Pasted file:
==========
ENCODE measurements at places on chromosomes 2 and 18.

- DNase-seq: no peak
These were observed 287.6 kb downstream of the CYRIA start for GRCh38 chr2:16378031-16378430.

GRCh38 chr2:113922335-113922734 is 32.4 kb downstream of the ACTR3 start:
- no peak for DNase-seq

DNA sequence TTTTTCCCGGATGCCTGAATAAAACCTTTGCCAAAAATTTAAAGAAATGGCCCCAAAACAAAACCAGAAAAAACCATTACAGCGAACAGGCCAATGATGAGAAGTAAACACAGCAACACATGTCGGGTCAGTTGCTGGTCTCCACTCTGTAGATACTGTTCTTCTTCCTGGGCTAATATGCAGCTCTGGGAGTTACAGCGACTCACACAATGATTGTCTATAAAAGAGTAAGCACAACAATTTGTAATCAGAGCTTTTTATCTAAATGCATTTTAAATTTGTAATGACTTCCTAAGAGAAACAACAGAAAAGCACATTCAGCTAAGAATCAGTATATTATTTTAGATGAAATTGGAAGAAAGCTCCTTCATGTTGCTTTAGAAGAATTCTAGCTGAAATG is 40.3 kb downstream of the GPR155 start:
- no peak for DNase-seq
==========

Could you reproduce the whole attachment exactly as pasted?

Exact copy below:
ENCODE measurements at places on chromosomes 2 and 18.

- DNase-seq: no peak
These were observed 287.6 kb downstream of the CYRIA start for GRCh38 chr2:16378031-16378430.

GRCh38 chr2:113922335-113922734 is 32.4 kb downstream of the ACTR3 start:
- no peak for DNase-seq

DNA sequence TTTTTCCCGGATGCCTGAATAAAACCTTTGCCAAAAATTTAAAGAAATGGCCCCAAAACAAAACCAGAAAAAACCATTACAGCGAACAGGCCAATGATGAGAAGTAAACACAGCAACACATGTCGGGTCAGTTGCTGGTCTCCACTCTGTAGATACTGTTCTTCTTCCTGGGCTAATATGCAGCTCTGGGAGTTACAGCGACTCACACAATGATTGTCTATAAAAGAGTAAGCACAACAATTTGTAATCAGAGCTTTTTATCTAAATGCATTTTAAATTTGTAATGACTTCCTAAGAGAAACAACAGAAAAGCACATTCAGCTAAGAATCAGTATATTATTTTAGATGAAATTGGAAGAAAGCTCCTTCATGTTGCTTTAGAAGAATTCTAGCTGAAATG is 40.3 kb downstream of the GPR155 start:
- no peak for DNase-seq